Documents pertaining to ‘official’ Vietnamese art history are still difficult to attain. Since the advent of economic reforms, records of national art exhibitions held by the Association of Fine Arts or artists’ union or material pertaining to the three art schools in the country, in Hue, Ho Chi Minh City, and Hanoi, have been difficult to locate. They have either been shelved away in the archives of the Artist’s Association or destroyed, but memories of those decades still live in the minds of living artists. In the pre-Doi Moi period, until the late 1980s, artists were expected to follow guidelines set by the ministry of culture for the creation and exhibition of nationalist socialist art. Abstraction and nudity were forbidden until 1991, and artists were closely watched for anti-patriotic sentiments. Commercial art galleries did not exist until the opening of the economy. Until Doi Moi, artists rarely sold their works to anyone other than tourists or foreign diplomats. They exhibited their work under the auspices of government cultural organisations and spaces. Aside from these, a few independent art spaces were also managed out of private residences. The most prominent of which, Salon Natasha, opened shortly before the onset of Doi Moi and continued to operate until 2004. AAA is currently creating an archive that documents Salon Natasha’s activities. Together with his wife, Russian born Natalia Kraevskaia, the artist Vu Dan Tan (1946-2009) opened his family home and studio to artists. Through its programming, Salon Natasha was at the forefront of experimental art practices. Vu Dan Tan’s legacy is recorded in a few posthumous exhibitions organised by his widow, presented in this context under ‘Vietnam War Artists.’ Other experimental art spaces include the more recently established Nha San Duc, home of Nguyen Manh Duc (b. 1949), co-founder of the space with the artist Tran Luong (b. 1961). A traditional house on stilts or Nha San, the open atmosphere of the place gave rise to performance and installation art in Hanoi. Two other spaces in Ho Chi Minh City, Blue Space and Sán Art, have also contributed to the development of experimental art practices. Blue Space was founded in 1996 and Sán Art in 2007. While Blue Space’s future is currently in question, Sán Art is evolving into a community art center and fostering the growth of an entire generation of artists. Blue Space sponsored experimental art projects, but never had the means to publish catalogues or commission art works. Its impact will also be recorded under a plan to collect material pertaining to its programmes. Currently, these four spaces are the sites to view the work of the most prominent artists working in Vietnam today.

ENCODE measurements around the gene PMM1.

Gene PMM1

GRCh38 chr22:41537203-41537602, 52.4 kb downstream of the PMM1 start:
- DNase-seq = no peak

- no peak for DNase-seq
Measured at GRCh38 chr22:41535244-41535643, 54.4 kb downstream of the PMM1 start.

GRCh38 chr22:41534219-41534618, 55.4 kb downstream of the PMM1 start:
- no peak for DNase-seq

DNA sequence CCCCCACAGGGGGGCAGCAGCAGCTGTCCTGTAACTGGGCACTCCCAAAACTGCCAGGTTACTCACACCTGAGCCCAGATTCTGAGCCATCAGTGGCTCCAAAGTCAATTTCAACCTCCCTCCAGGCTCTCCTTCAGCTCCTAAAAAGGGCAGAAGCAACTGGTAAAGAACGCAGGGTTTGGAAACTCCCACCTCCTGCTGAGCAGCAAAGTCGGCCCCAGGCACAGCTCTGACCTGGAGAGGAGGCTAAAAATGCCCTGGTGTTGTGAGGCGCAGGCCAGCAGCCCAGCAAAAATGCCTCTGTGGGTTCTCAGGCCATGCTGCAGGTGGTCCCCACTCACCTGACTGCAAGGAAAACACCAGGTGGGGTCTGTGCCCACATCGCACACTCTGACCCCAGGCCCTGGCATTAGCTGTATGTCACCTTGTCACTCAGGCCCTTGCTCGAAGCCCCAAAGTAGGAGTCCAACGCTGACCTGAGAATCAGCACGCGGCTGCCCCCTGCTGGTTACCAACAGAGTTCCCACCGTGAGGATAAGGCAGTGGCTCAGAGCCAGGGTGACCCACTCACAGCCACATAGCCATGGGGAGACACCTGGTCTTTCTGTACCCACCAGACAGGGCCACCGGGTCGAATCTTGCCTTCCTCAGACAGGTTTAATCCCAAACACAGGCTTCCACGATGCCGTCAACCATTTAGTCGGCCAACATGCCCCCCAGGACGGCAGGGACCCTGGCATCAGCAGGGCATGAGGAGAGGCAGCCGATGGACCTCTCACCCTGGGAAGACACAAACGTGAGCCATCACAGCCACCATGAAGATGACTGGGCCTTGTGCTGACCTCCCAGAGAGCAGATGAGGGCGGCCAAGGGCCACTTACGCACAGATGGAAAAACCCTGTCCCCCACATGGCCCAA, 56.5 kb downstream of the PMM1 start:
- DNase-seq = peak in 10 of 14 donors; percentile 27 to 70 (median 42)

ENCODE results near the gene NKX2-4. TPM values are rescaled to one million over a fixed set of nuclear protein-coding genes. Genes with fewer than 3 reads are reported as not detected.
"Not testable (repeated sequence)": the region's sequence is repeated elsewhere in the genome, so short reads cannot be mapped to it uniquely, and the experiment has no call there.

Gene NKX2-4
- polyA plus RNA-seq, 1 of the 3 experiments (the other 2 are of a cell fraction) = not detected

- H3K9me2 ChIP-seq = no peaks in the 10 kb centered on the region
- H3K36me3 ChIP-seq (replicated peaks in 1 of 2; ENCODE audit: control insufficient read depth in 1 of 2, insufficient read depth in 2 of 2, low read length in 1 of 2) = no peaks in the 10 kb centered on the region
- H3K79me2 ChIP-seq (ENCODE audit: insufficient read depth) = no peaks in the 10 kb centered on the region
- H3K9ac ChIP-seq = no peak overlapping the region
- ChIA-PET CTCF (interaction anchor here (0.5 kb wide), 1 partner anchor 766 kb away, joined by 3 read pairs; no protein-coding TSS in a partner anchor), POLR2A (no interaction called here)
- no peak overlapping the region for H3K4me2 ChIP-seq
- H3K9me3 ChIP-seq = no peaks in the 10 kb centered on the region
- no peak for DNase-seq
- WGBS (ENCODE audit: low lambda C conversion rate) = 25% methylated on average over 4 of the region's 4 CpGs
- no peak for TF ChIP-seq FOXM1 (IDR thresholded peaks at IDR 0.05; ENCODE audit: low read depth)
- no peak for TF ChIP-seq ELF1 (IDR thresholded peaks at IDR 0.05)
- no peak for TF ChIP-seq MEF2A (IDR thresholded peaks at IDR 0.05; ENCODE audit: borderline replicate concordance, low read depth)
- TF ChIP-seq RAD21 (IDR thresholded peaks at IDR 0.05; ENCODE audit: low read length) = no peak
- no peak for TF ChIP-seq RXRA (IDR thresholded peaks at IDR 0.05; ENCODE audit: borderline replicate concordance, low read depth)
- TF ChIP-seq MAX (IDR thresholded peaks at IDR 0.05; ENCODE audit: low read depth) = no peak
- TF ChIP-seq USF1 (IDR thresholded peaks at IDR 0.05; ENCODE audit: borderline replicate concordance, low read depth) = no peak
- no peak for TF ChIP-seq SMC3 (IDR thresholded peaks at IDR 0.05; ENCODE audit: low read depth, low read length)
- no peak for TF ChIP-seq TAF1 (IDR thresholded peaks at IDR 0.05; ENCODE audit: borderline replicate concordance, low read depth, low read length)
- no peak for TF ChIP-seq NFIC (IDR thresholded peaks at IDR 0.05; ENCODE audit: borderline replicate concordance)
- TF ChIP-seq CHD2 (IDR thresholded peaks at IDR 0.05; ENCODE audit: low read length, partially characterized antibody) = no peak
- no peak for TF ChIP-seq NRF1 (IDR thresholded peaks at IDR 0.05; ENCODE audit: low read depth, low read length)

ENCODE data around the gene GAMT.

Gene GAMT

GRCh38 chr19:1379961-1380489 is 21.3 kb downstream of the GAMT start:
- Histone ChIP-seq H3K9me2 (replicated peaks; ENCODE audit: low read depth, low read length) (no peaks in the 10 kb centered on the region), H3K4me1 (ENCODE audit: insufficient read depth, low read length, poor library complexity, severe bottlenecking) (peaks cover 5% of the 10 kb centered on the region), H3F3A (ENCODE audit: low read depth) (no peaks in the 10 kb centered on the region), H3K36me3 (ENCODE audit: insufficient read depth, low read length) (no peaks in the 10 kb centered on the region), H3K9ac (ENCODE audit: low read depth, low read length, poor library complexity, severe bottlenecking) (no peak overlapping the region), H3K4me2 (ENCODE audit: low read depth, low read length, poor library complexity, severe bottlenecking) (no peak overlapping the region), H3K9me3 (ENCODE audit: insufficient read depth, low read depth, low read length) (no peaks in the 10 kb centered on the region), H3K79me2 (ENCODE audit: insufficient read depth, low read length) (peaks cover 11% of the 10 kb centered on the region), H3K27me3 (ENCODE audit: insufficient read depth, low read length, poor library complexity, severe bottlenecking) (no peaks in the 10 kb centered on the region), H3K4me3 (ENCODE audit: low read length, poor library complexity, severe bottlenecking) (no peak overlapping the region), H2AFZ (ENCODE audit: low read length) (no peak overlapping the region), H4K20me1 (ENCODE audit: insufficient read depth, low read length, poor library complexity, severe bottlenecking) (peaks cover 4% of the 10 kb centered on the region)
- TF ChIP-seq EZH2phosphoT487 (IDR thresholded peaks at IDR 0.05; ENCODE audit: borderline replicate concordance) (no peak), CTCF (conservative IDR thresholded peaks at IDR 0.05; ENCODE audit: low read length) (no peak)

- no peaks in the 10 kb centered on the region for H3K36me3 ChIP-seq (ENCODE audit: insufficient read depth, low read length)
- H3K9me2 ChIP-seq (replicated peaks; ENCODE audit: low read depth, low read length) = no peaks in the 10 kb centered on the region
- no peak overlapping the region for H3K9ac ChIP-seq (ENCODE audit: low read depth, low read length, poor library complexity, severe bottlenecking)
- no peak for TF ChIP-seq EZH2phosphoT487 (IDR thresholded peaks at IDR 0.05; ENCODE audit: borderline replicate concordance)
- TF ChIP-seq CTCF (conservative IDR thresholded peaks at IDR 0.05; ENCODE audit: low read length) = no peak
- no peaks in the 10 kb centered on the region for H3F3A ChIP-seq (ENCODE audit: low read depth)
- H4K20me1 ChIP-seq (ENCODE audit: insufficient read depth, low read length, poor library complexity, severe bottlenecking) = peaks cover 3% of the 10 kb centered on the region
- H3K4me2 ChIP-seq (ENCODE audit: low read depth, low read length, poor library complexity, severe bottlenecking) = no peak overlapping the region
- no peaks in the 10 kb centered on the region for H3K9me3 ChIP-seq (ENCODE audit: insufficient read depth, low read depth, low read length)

Until more documents held in Vietnam are recovered, the history of contemporary artists can only be understood in terms of the broad categories of the four generations from the colonial period through the war, and Doi Moi up to the present. In time, with the accumulation of material, these categories will change. For now, they are arranged generationally. The artists who studied at the Ecole des Beaux-Arts d’Indochine, came to the attention of international art observers after the onset of the Doi Moi period. The first international exhibition of Vietnamese contemporary art outside Vietnam since the end of the war in 1975 took place in 1991 at Plum Blossoms gallery in Hong Kong. Bui Xuan Phai (1922-1988) and Nguyen Tu Nghiem (b. 1922) were the two representatives from the colonial period. They were in the last graduating class of the school that closed in 1945. The influence of Bui Xuan Phai and Nguyen Tu Nghiem is keenly felt among artists of the 1990s generation. Having defied authorities in refusing to comply with regulations on art, they are remembered as the fathers of modern painting. Even though they grew out of the colonial period, they figure under the section titled ‘Art under Doi Moi.’